This is a really strange gnat for a gerontologist to strain at. There are a million things that we choose individually that are bad for us collectively, and the only criterion the government seems to apply is whether a company can make a profit selling them: for example, burning coal, driving cars, fishing the sea to a near-barren state... Almost everyone wants to stay healthy and active and alert as long as possible. Is Dr Gems looking for a moral objection to this? Or to researchers and corporations that help them to do it?
What’s more, medical technologies and life style changes have been steadily increasing the life expectancy of a 50-year-old in the developed world from 25 years (1970) to 32 years (today). Is there anyone complaining that this has been a mistake?
Certainly human population must be limited, the world over for our own sake and for the sake of other species and our progeny. But let’s start that process with policies and education around birth control, rather than asking people to die on schedule.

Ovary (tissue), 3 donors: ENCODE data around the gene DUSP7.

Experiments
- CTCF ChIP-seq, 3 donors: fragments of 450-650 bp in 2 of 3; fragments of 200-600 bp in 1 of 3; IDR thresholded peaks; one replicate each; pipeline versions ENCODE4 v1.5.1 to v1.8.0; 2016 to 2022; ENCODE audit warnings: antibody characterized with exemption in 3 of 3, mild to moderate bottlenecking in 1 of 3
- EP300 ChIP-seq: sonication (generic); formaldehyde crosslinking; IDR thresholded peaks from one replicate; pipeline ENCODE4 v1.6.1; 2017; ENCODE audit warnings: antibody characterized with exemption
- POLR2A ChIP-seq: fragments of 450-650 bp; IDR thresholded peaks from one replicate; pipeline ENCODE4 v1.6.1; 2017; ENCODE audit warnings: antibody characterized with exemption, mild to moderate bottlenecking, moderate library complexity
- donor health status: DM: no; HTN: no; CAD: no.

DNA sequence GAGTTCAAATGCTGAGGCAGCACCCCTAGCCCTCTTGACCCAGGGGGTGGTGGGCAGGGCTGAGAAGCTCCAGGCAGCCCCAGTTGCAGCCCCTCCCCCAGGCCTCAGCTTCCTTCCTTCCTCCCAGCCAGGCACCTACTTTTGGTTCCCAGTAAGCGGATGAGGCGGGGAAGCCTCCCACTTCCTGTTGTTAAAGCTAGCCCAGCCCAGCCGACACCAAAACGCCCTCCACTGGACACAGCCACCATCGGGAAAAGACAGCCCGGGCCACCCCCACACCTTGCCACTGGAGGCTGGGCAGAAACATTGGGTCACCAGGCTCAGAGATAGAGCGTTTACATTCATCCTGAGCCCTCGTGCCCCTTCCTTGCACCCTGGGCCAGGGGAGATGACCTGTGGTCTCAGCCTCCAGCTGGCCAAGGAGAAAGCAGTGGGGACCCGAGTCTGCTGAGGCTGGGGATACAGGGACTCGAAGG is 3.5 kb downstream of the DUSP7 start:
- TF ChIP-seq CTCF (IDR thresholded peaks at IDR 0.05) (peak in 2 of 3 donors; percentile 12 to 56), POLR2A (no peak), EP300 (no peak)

posted by Josh Mitteldorf
July 8, 2011
About once a month at Sigma Xi headquarters, we liven up the lunch hour with an American Scientist Pizza Lunch talk. In these informal lectures, scientists describe new research to nonscientists. The series is light on jargon but heavy on solid science. Each Pizza Lunch offers an in-depth look at its subject, whether it's bedbugs or the smart grid. Click below to read about and download these talks -- and to subscribe!
JSTOR, the online academic archive, now contains complete back issues of American Scientist from its inception in 1913 (as Sigma Xi Quarterly) through 2005.
The table of contents for each issue is freely available to all users; those with institutional access can read each complete issue.
View the full collection here.